11. says

    Dusty, I agree….I think sells will be similar to the reverse proof buffalo…around 42,000

    What was the mintage of the 2015 gold American Liberty?

  12. data dave says

    @Teach – The interesting thing with the P puck orders is that there are a lot of subscription orders and some (>1K) of those will show up as returns in 3-4 weeks. Some are probably even shipping to dead people.

    But in general I agree with you that P puck sales should hit 16K-17K going forward. A big drop down to 14K-15K would be surprising.

  13. Dustyroads says


    The 2015 UHR Liberty had an opening day price tag of $1,490.00, and sold 36,686 on the first day of sales. It had a mintage limit of 50,000, and HHL of 50. The coin finally sold out for a total of 49,325.

  14. joe#2 says

    Can we sell (225th Anniv. 2017 gold high relief) 2,000 coins x 50 States = 100,000?????? LOL

  15. says

    Dusty, thank you.

    I noticed gold and silver went higher after the Fed raised rates.
    Right now it looks like the 225th gold coin will be $1640

  16. says

    ?…Dusty, was the 2015 coin uhr or just hr….I think this year’s coin is just high relief

    Again, anyone have guesses on first day sales?….I’ll guess 25 to 30k and final sales will be no more than 40k

  17. cagcrisp says

    Goldilocks for Stocks
    Goldilocks for Bonds
    Goldilocks for Gold

    Fed Not as Hawkish as Feared. Matter of fact Yellen would be OK with inflation Above 2% target range…

  18. earthling says

    I think I like this Palladium Coin. I’ll buy at least 1 – maybe I’ll decide I really like it, maybe not. We’ll see. Don’t know if the Eagle is cool by eating trees.

  19. cagcrisp says

    To Clarify my Above comment. She would be OK in the short term if inflation was Above the 2% target . She said specifically that 2% was Not a “ceiling” and that inflation has been Beloe 2% for a Long period…

  20. Ryan says

    My favorite palladium coins are the soviot ballerinas, I have this one and it’s the best out of the different ballerina designed imo.

    I don’t really like that they’re putting a winged Liberty on the coin, it’s like the mint only has 4 good classic designes and they just rotate them.

    Also I wonder if as soon as the mint makes the palladium coins we’ll ban imports of palladium from South Africa if they go through with stealing land from white people with no compensation. I believe in the 80’s we banned gold coins and other commodities from South Africa because of apartheid.

  21. says

    Nice spike in pm’s this afternoon….you just can’t predict price changes…if you could, we would all be rich

  22. earthling says

    Is anyone at all liking this years Commem Issues ? Anyone, anywhere in the blogosphere?

    When the Mint announces the end, there will suddenly be a flood of orders. All of a sudden there will be enthusiasm for both sets of Coins.

    Funny how everyone is into low numbers , even though the low sellers are always as ugly and uninspiring as the US Mint can get.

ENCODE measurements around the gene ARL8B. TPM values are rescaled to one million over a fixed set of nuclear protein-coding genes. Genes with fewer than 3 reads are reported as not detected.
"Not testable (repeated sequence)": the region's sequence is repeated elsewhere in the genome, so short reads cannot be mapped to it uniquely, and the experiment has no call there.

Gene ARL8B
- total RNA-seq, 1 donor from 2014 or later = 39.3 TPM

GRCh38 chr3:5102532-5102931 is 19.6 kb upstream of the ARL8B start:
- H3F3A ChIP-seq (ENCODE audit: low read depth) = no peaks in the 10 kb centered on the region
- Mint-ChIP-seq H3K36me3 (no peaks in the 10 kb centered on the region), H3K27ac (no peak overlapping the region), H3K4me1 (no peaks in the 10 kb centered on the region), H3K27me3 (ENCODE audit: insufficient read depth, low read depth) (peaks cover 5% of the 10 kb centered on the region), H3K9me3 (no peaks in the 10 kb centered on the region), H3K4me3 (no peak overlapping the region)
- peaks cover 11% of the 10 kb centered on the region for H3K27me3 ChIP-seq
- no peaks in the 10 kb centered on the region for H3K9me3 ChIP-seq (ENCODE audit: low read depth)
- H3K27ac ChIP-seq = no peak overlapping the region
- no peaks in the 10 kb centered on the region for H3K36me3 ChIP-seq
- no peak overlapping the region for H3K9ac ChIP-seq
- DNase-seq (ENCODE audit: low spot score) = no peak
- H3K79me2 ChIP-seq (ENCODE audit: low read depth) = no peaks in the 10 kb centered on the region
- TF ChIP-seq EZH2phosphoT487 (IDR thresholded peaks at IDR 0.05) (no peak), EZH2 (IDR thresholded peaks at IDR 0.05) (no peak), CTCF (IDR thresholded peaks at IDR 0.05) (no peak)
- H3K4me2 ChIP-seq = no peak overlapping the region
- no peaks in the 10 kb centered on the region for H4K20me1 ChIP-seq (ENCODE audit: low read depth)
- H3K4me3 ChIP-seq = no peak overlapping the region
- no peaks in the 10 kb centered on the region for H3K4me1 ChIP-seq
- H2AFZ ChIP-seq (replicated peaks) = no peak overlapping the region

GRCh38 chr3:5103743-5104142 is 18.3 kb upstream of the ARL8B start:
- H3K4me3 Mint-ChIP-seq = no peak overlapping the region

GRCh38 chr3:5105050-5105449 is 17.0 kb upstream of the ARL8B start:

23. Dustyroads says


    The internet has made us smarter than we used to be. Where do we go from here?

  24. earthling says

    I just discovered the “prepper” topic online. In a way I think we’re all “Preppers” here. We all like Coins but we like our Coins to gain or at least retain some value. If a SHTF scenario ever came about , we’d like our holdings to get us something we need or wanted.….0……0i67k1j0i13k1.RwrHtBYoqzQ

    Above is a google search on the topic. I haven’t read too much on it but it looks promising.

  25. Jerry Diekmann says

    I will skip the gold medal this year and save my money for the palladium coin, assuming they ever strike one. it is a nice design, and we will get to see the Winged Liberty Head obverse larger than we have ever see it before, and that’s certainly a plus.

  26. Barry says

    @earthling- I believe it’s good for those have numismatic coins to have some bullion. I remember reading stories of how people sold numi coins near spot when prices were high and a few dealers not wanting those coins to go to the smelter set some aside. In a case like that having bullion to sell in a crisis can end up saving the rarer coins. So we as collectors would be wise to be ready for a SHTF or other scenario where we would have to sell our most precious coins at a fire sale prices,

  27. says

    @Ryan –
    “…if they go through with stealing land from white people with no compensation. ”

    let’s not fool ourselves to believe the US regime gives a $hit abt other nations’ internal politics. doesn’t fit into the “america first” business model. and there is no doubt that if SA were still under apartheid, trump would certainly NOT entertain a trade embargo in objection.

  28. Jerry Diekmann says

    one fine dime – you are so correct. The US regime doesn’t also give a $hit about most of its own citizens who are not in the special upper 2% category of wealth – you know, those saintly souls who have been ordained by God to be wealthy and society’s leaders because of their intelligence, good fortune,, virtue, and “compassionate conservatism” for the undeserving dreck they must contend with in this country. All this “government of the people, by the people, and for the people” stuff is a just load of crap that means absolutely nothing to those who are running (or ruining) our country – after they get your vote.